The Mississippi National River and Recreation Area (MISS) is working hard to mitigate the effects of climate change on the Mississippi River and its tributaries. The park has undertaken a number of projects to help slow climate change including:
- Reducing overall emissions by moving toward cleaner transportation and reducing energy consumption. Many park employees ride bikes or city buses to and from work, which helps keep transportation emissions low. MISS has even created an Alternative Transportation Plan that allows visitors and commuters to travel throughout the park without a car. The park is also shifting toward using more energy efficient appliances and vehicles, and turning things off when not in use. In fact, MISS has joined the Climate Friendly Parks network and is working toward becoming formally recognized as a "Climate Friendly Park".
- Conducting studies on climate change, and partnering with scientific agencies and institutions that are studying climate change, including the Will Steger Foundation and the National Park Foundation. Doing so helps management and park partners understand how climate change works and what can be done to lessen its impacts.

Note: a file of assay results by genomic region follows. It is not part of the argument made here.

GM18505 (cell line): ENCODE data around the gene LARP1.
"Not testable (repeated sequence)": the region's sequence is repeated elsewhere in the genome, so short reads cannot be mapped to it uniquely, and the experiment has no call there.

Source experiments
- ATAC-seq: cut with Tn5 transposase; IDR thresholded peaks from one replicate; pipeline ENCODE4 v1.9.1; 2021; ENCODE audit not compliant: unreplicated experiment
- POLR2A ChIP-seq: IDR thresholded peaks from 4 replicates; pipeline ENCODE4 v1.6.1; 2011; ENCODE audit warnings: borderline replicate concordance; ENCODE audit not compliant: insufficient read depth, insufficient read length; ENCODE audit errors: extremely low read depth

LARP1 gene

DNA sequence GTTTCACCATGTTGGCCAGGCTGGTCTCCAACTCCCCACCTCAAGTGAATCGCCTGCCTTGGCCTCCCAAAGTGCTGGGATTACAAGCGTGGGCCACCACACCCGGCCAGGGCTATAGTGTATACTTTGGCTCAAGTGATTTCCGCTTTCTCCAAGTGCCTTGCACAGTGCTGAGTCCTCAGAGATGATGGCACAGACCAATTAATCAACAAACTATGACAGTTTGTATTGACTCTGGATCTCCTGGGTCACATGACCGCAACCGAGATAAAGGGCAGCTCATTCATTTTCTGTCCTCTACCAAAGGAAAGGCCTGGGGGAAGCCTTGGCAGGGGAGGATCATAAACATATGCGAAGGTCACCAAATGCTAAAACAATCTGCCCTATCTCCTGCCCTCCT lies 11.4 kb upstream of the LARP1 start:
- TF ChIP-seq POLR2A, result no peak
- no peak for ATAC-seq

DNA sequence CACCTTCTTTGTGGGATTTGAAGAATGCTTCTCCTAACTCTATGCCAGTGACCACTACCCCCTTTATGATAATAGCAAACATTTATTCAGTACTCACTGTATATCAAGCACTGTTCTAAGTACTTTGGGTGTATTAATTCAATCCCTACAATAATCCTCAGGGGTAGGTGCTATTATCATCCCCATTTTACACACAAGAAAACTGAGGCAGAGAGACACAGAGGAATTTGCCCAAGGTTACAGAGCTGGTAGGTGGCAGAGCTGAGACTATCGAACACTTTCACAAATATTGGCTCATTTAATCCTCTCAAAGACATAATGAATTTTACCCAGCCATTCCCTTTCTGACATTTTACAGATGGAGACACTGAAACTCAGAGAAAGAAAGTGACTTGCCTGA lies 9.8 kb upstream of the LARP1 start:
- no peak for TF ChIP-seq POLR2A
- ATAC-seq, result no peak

- Enhancing native habitats. The park has been engaging partners and volunteers in restoration activities, including planting native plants that sequester carbon and promote a more natural environment.
- Remaining flexible in the face of change. The effects of climate change can be unpredictable, and the park is making an effort to make sure long term plans can be adapted to changing conditions. This ensures that park management will remain the best possible, even if our area is drastically altered.
- Providing climate change education to school groups and the public. Teaching the as many people as possible about the effects of climate change and helping everyone understand the importance of reducing emissions are some of the most powerful ways to combat global warming.
Learn about the National Park Service Response to Climate Change
by visiting http://nature.nps.gov/climatechange/response.cfm